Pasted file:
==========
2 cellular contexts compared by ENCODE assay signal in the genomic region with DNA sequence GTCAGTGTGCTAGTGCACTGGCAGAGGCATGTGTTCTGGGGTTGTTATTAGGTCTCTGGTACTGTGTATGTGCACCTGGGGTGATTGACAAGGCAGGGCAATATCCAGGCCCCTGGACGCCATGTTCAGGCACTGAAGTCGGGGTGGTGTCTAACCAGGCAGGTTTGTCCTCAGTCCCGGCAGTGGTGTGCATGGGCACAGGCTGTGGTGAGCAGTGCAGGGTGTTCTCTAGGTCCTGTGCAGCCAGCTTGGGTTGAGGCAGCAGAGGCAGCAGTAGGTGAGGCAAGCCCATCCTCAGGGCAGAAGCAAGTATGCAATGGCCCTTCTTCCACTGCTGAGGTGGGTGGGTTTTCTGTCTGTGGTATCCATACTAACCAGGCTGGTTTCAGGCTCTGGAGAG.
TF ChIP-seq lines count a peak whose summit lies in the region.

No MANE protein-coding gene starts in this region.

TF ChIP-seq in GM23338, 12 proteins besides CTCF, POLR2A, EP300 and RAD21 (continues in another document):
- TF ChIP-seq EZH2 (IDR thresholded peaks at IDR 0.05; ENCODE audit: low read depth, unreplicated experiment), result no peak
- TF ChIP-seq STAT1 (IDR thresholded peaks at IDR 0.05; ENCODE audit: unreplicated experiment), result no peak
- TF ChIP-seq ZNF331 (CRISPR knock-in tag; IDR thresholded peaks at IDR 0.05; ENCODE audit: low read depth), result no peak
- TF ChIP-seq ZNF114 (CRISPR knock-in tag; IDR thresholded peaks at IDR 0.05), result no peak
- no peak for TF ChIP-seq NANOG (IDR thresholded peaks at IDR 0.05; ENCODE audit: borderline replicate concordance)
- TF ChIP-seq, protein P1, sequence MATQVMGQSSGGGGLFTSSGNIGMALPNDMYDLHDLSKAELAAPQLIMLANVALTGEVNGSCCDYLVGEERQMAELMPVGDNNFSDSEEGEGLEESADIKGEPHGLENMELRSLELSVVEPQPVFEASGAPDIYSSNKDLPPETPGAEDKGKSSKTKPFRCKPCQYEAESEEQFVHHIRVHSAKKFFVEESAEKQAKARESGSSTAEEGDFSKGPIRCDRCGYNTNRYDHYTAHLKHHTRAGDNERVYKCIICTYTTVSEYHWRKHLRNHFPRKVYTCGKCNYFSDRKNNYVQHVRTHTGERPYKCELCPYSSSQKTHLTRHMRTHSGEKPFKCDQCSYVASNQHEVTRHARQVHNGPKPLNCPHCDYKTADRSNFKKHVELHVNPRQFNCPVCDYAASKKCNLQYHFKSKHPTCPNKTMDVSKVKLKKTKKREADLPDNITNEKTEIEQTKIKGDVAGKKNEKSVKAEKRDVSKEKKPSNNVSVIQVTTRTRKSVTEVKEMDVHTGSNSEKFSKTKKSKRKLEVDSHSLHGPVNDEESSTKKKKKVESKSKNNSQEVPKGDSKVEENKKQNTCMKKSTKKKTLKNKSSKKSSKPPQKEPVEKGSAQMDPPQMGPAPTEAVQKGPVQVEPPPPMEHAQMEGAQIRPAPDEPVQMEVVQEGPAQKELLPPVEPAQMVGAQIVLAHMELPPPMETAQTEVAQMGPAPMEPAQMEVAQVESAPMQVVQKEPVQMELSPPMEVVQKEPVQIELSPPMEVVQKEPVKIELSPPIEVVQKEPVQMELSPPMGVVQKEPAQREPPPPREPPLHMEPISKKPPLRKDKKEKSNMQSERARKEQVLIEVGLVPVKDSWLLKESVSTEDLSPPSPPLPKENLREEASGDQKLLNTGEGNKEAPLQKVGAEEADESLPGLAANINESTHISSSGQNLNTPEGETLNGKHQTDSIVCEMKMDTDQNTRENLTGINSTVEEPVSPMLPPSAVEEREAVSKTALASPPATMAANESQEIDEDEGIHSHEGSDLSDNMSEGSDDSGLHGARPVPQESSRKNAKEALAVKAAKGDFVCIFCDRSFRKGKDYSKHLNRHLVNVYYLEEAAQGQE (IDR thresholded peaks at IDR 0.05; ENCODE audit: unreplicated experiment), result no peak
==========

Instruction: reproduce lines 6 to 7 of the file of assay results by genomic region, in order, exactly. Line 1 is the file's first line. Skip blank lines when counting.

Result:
- TF ChIP-seq STAT1 (IDR thresholded peaks at IDR 0.05; ENCODE audit: unreplicated experiment), result no peak
- TF ChIP-seq ZNF331 (CRISPR knock-in tag; IDR thresholded peaks at IDR 0.05; ENCODE audit: low read depth), result no peak